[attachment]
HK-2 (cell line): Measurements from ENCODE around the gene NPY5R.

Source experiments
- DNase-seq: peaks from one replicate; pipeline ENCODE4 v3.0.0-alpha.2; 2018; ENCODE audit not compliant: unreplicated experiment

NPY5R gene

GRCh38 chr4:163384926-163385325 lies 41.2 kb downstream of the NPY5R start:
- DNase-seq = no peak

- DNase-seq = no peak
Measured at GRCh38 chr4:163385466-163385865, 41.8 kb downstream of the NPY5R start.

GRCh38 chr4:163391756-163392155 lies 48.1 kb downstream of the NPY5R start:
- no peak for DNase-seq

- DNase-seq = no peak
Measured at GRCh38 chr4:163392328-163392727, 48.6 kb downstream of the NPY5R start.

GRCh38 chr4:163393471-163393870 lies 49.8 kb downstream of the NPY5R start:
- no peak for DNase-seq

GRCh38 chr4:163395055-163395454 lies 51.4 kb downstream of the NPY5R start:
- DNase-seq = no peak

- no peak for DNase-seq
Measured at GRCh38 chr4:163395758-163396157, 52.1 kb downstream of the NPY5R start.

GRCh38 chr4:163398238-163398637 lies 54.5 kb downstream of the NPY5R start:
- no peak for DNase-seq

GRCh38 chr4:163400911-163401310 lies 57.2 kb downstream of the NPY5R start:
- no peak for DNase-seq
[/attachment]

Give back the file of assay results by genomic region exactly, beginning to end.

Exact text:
HK-2 (cell line): Measurements from ENCODE around the gene NPY5R.

Source experiments
- DNase-seq: peaks from one replicate; pipeline ENCODE4 v3.0.0-alpha.2; 2018; ENCODE audit not compliant: unreplicated experiment

NPY5R gene

GRCh38 chr4:163384926-163385325 lies 41.2 kb downstream of the NPY5R start:
- DNase-seq = no peak

- DNase-seq = no peak
Measured at GRCh38 chr4:163385466-163385865, 41.8 kb downstream of the NPY5R start.

GRCh38 chr4:163391756-163392155 lies 48.1 kb downstream of the NPY5R start:
- no peak for DNase-seq

- DNase-seq = no peak
Measured at GRCh38 chr4:163392328-163392727, 48.6 kb downstream of the NPY5R start.

GRCh38 chr4:163393471-163393870 lies 49.8 kb downstream of the NPY5R start:
- no peak for DNase-seq

GRCh38 chr4:163395055-163395454 lies 51.4 kb downstream of the NPY5R start:
- DNase-seq = no peak

- no peak for DNase-seq
Measured at GRCh38 chr4:163395758-163396157, 52.1 kb downstream of the NPY5R start.

GRCh38 chr4:163398238-163398637 lies 54.5 kb downstream of the NPY5R start:
- no peak for DNase-seq

GRCh38 chr4:163400911-163401310 lies 57.2 kb downstream of the NPY5R start:
- no peak for DNase-seq